Wednesday, July 19, 2006

What’s going on with CICS?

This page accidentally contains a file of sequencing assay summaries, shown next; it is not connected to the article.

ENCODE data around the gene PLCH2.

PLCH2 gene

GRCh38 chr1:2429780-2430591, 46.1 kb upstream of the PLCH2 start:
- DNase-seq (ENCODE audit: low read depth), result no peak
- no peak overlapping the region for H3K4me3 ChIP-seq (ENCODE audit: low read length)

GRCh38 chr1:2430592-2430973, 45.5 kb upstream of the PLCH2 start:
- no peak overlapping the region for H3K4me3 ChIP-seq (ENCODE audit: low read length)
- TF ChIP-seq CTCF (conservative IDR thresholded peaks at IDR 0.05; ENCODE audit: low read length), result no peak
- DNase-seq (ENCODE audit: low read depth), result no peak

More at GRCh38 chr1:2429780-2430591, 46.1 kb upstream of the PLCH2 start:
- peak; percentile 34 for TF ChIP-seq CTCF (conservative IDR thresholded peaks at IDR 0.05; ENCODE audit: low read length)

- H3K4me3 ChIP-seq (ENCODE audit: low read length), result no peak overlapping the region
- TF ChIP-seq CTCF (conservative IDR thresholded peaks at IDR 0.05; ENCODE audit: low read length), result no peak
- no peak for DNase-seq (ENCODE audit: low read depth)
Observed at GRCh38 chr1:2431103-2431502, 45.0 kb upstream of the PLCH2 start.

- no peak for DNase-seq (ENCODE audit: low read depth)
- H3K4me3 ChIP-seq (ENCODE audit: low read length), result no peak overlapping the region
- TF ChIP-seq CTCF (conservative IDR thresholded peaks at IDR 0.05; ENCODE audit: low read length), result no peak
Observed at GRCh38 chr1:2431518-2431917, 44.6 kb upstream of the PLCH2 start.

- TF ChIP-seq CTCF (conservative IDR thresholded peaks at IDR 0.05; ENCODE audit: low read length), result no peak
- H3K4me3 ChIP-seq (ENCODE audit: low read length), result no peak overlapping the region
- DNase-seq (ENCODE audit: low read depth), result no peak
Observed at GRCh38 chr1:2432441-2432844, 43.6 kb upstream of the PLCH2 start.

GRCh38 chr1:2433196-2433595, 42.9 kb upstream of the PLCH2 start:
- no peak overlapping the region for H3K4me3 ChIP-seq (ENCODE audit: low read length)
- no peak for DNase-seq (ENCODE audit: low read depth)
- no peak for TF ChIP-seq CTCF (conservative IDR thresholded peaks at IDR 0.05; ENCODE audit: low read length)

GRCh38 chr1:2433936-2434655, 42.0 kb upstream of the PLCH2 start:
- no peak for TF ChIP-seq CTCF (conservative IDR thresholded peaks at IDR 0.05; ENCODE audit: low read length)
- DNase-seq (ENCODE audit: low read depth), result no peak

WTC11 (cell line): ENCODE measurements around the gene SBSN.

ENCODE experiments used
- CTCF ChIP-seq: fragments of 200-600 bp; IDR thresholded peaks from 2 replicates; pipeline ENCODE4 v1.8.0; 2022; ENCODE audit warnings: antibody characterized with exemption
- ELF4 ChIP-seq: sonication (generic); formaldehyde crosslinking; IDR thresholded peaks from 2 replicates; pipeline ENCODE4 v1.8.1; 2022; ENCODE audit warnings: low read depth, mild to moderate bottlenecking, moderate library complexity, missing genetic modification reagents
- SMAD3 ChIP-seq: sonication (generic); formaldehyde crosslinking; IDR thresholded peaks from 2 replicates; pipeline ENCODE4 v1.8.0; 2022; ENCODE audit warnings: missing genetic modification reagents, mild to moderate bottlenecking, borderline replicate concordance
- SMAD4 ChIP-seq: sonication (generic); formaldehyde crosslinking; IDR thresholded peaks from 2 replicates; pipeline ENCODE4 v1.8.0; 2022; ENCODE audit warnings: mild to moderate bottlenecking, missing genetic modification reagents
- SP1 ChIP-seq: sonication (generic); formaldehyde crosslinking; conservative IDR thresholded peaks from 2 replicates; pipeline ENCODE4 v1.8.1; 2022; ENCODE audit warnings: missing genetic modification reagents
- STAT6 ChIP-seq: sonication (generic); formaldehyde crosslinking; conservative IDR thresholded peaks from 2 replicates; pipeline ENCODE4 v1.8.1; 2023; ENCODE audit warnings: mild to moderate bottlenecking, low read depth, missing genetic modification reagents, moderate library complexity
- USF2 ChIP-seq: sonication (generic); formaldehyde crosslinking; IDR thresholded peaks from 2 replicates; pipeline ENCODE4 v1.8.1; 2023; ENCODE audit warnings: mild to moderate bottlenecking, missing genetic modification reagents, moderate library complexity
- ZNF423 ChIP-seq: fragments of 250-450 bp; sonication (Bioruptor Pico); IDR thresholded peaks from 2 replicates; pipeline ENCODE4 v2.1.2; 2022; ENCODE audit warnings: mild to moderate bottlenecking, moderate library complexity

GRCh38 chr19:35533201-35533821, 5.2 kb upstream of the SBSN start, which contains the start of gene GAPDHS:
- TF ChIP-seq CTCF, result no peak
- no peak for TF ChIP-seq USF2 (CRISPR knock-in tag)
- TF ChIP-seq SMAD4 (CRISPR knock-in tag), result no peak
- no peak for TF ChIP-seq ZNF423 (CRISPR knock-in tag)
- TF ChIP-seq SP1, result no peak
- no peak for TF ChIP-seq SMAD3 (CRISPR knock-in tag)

What do I mean, what’s going on with CICS? Well, CICS used to be the dynamic heart of so many companies – it was the subsystem that allowed the company to make money – and as such there lots of third parties selling add-ons to CICS to make it work better for individual organizations. Now CICS is even better – it can act as a provider of Web services and it can act as a consumer of Web services. It’s now arguably the most useful subsystem a company has. It allows one company to interface directly with another. People sitting at browsers can get information about products, they can even update their own information held by the company running CICS. And yet, there seem to be fewer and fewer companies offering far fewer CICS add-ons – what’s going on? One important point to make straight away is that when CICS Update issue 1 came out in December 1985, most users were probably using CICS Version 1.6, and the more current versions of CICS out there are far more sophisticated than that earlier version (which we thought was quite special at the time!). It probably means that there are fewer “gaps” in CICS for other companies to fill with their products. It also a sign of how few mainframe software companies there are in comparison to 1985. Some have just gone out of business, but many were swallowed up by larger companies such as CA. Many recent software announcements in the CICS arena are to do with Web Services and Service-Oriented Architecture (SOA). For example, the August issue of CICS Update contains news that AttachmateWRQ (www.attachmate.com) has announced Verastream Bridge Integrator, its CICS-focused integration product that enables users to transform business-critical CICS functionality into reusable services. Basically, the product allows users to non-invasively extend existing CICS services for use in new SOA application development or integration projects. Similarly, SOA Software (www.soa.com) and Parasoft (www.parasoft.com) are partnering to offer an integrated governance and testing suite for Service-Oriented Architectures. Their partnership allows users to combine Web services management and error refactoring for SOA and Web service-based applications. SOA Software’s portfolio includes SOLA, a mainframe Web services solution for CICS programmers. Parasoft has SOAtest, a suite of products focused on automated error protection. So, what’s going on with CICS? It looks like the answer is definitely SOA. IBM has filled in most of the other “gaps” that existed in the product and now has something more than ready to face the brave new world of browser-based working. Those other software vendors are helping to make this SOA development as easy as possible. CICS Update is published by Xephon (www.xephonusa.com). If you have a CICS-related article that you would like published or even an idea for an article, please contact the editor, Trevor Eddolls, at TrevorE@xephon.com.

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